Introducing solids to your baby is not nearly as scientific as we like to make it out to be. I trained in the era of give rice cereal first, then vegetables, then fruits, and finally meats. If you didn’t give foods in a certain way/order, you somehow would make it so your baby wouldn’t eat the other stuff. There was also some magic number of days that you had to wait between new foods. I have since learned that the science doesn’t support that how you introduce solids makes an ounce of difference. Don’t tell my husband, but I may be admitting I was wrong.

Most people still start with a cereal of some sort. However, that is a cultural thing only, not a scientific fact. Interestingly, there are some who even tout the harms of starting with cereals. My advice, do what you think is best for your child. Generally speaking, cereal (whether that be rice, barley, multigrain, etc.) is pretty well tolerated. Little tip though, mix it thicker than the box says (slightly more runny than pudding); it makes it easier to work with.

There isn’t a magic interval you need to wait between new foods either. The logic holds that if your child is going to have a reaction, you want you to be able to pinpoint the cause of it (so introducing 5 new foods at once just muddies the waters). If you have a kid that is particularly sensitive (inclined to easy face and butt rashes), you may want to wait a few days between new foods. This gives whatever you’ve given a chance to go through the kid and make sure it doesn’t cause a problem.  So for most kids, it is appropriate to introduce new foods somewhere between every meal to every 1-2 days.

Once your child shows that he can tolerate the cereal (or whatever you started with), start adding new things one at a time. You might do pureed green beans or chicken next. FYI, the only difference between stage 1 and stage 2 baby foods is size of the container. You can buy the baby food or make it yourself, whatever suits your lifestyle.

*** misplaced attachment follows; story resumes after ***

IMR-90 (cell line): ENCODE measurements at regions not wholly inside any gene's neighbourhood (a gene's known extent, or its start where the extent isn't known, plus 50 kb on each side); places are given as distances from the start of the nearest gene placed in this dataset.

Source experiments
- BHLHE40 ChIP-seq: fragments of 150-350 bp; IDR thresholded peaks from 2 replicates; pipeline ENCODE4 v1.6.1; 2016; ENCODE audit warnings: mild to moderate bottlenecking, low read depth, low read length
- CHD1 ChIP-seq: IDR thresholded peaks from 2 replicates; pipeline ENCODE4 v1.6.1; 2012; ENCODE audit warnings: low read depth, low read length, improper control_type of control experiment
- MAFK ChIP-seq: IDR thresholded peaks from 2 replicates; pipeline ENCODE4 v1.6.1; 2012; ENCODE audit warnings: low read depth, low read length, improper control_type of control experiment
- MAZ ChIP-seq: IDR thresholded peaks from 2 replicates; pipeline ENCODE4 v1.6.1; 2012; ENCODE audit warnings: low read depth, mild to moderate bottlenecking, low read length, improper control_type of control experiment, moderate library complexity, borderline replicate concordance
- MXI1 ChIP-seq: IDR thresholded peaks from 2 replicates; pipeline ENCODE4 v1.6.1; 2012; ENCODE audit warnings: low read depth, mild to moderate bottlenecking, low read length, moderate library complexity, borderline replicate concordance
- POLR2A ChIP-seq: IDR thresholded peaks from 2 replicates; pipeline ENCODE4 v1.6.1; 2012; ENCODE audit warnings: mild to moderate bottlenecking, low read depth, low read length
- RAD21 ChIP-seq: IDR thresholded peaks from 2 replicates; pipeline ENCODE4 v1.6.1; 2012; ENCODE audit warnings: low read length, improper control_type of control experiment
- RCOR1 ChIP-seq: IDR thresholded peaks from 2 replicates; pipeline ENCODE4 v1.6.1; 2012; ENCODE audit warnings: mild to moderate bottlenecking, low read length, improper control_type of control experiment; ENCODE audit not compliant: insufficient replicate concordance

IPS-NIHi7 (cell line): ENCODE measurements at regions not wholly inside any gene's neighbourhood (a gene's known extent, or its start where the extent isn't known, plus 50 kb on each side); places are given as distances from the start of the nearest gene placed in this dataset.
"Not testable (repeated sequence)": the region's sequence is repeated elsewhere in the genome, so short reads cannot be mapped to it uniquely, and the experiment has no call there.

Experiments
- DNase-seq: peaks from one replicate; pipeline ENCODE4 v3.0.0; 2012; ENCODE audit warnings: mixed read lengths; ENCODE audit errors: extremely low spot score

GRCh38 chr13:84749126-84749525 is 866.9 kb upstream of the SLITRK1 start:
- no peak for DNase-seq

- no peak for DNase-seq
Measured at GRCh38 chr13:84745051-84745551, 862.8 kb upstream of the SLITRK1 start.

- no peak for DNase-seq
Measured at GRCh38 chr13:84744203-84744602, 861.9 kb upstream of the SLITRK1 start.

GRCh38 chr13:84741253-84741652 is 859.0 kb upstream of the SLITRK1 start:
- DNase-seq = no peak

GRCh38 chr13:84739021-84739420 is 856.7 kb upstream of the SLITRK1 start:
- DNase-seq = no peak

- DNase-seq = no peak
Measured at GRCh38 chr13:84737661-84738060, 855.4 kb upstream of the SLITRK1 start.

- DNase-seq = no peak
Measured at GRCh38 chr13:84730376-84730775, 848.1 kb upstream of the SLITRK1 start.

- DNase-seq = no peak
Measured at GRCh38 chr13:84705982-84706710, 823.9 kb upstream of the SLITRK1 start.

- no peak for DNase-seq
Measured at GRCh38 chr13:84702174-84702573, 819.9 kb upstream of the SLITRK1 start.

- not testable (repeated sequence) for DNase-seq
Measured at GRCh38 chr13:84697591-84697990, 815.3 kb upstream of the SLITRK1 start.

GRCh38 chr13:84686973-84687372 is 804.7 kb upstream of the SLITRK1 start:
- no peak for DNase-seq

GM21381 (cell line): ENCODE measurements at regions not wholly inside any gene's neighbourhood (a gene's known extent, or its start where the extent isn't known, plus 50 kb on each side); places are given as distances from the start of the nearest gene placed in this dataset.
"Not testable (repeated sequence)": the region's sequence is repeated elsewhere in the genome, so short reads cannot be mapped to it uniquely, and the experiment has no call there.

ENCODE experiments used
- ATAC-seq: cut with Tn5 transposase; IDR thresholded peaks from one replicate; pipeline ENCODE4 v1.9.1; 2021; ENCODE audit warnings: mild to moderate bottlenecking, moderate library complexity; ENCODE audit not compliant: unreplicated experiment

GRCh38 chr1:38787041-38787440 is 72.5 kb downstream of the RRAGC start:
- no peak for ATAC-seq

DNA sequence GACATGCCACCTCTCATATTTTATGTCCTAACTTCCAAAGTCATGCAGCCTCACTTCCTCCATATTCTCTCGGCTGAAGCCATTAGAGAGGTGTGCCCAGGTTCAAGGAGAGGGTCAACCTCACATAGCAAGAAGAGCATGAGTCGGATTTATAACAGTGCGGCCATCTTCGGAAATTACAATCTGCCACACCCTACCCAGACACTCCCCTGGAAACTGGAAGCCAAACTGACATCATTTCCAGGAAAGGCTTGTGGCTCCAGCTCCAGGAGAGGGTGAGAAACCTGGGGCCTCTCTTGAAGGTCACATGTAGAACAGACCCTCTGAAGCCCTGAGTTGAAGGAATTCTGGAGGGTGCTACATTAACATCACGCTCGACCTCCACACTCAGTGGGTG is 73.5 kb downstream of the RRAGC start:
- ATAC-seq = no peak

Food handling safety tip: Don’t feed your baby directly from the jar unless he is going to eat the entire container in one sitting. Otherwise, pour some of it into a baby bowl first and then feed it to him. That way, digestive enzymes and bacteria from his mouth don’t contaminate the jar that you intend to put back into the fridge.

After your child is really good at the smooth, pureed foods, feel free to start small bites off your plate. Just keep in mind that if you want your child to eat a good variety of healthy foods, you have to introduce those foods early. If you feed your child French fries, chicken nuggets, and mac n’ cheese, then that is what he is going to know and love. If you feed your child baked Salmon and Asparagus, he’ll eat it because he doesn’t know any different.

Eating healthy is expensive and time consuming. However, the investment is well worth it. Bon appetite!

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About The Author

Dr. Monica Wonnacott

I'm a pediatrician and a mom. I've been doing this doctor thing for 10 years, and love it. I'm known for giving parents the straight scoop without always sugar-coating it. And I believe in educating parents. The more you know, the better care you give your kids.

Dr. Monica Wonnacott, Pediatric Answers ™

I'm a pediatrician and a mom. Pediatric AnswersTM is where parents can get the straight scoop on their child's health, largely based on my experience in the office and at home. I don't diagnose on the site, so please don't ask. These are just my opinions. Use this site as a resource. And trust your parent gut.

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